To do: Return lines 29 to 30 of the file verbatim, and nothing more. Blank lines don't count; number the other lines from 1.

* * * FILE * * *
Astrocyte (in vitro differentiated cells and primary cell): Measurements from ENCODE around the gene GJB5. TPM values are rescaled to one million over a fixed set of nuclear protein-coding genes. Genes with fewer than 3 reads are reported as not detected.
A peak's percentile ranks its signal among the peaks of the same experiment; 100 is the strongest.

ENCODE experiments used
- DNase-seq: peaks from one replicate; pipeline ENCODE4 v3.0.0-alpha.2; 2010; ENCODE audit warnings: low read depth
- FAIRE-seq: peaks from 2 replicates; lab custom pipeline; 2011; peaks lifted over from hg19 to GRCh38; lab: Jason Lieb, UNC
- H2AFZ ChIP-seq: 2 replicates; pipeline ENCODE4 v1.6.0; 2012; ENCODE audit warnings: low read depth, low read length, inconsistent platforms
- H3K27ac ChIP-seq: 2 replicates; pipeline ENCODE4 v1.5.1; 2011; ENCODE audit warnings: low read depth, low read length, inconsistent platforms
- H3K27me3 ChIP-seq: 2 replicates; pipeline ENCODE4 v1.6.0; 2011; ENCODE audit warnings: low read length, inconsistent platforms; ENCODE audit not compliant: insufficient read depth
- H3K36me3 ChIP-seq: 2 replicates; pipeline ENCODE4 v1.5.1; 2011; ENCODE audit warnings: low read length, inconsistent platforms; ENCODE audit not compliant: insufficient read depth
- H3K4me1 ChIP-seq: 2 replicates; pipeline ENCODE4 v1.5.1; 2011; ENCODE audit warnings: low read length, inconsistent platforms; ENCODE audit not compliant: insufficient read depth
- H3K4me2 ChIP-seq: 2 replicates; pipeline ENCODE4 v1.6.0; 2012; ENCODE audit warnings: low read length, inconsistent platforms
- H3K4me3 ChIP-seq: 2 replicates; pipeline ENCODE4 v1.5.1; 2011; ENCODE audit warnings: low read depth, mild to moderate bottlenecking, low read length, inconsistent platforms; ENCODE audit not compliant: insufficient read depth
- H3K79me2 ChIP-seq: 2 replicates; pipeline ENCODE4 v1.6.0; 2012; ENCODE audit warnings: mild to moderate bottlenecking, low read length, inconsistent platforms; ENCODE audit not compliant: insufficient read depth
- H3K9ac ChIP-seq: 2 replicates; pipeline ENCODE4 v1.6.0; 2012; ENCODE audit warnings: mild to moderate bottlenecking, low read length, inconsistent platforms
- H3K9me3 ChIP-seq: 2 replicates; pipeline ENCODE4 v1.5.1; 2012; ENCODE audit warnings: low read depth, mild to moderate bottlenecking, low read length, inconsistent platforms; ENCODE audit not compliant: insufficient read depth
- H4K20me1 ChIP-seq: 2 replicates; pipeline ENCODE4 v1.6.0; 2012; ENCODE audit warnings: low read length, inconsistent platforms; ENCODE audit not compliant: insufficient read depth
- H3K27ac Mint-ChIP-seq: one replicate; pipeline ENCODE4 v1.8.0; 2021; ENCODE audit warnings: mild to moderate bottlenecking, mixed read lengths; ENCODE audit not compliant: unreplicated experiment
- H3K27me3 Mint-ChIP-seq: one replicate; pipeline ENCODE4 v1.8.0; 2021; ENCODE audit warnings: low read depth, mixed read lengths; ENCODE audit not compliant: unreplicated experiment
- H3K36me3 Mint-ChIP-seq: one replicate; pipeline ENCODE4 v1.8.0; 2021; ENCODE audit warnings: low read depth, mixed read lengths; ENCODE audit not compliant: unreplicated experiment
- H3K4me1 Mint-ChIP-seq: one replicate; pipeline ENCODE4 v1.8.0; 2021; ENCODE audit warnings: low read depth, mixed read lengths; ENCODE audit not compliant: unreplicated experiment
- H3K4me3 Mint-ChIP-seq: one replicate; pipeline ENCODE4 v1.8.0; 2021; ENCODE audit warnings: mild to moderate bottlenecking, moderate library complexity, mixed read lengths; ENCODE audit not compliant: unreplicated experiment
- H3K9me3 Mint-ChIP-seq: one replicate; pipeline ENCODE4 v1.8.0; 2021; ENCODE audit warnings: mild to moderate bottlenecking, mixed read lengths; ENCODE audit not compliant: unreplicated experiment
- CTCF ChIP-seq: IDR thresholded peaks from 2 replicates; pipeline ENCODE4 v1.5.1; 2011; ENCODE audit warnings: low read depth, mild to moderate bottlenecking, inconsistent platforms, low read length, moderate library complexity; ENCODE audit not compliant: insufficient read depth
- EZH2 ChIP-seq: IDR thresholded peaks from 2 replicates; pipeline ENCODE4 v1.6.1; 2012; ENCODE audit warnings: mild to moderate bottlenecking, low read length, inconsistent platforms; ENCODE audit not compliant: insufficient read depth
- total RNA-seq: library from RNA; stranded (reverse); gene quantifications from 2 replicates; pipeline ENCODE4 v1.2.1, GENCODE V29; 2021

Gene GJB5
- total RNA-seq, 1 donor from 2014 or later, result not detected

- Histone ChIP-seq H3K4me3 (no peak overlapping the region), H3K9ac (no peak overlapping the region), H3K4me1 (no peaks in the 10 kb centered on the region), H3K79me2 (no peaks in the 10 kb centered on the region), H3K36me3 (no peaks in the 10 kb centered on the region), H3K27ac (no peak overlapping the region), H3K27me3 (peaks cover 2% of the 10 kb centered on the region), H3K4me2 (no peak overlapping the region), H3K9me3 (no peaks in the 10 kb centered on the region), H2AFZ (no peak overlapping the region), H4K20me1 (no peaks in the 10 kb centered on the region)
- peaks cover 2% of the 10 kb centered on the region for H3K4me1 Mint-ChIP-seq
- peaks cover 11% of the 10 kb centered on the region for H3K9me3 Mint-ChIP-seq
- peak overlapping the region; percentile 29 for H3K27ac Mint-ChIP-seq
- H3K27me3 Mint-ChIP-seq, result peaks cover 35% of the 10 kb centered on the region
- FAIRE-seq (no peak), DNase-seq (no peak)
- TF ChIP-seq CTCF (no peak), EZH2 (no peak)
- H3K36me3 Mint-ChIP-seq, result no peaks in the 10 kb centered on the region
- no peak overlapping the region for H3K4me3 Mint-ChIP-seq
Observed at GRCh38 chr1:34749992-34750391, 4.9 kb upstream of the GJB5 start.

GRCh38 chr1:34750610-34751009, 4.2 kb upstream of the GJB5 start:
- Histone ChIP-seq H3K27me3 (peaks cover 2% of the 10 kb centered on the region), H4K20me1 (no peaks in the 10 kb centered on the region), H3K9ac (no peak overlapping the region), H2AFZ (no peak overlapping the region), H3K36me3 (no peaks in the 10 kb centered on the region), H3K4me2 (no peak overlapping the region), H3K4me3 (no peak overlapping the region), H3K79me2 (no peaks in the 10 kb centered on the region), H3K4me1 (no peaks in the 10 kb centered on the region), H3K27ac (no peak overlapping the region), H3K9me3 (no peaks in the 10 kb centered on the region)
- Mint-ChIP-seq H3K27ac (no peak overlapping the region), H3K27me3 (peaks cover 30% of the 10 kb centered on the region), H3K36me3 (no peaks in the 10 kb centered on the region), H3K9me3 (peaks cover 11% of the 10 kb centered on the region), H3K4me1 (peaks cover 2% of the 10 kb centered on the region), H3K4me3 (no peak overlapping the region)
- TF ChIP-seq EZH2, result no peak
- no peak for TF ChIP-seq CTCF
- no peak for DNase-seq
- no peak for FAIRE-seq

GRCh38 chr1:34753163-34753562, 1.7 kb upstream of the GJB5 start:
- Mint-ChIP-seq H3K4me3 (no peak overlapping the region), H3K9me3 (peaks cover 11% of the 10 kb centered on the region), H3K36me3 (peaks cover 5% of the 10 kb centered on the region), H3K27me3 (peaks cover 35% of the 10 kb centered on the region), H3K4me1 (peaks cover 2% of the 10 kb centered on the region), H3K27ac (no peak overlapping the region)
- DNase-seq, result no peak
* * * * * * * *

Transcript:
- peaks cover 2% of the 10 kb centered on the region for H3K4me1 Mint-ChIP-seq
- peaks cover 11% of the 10 kb centered on the region for H3K9me3 Mint-ChIP-seq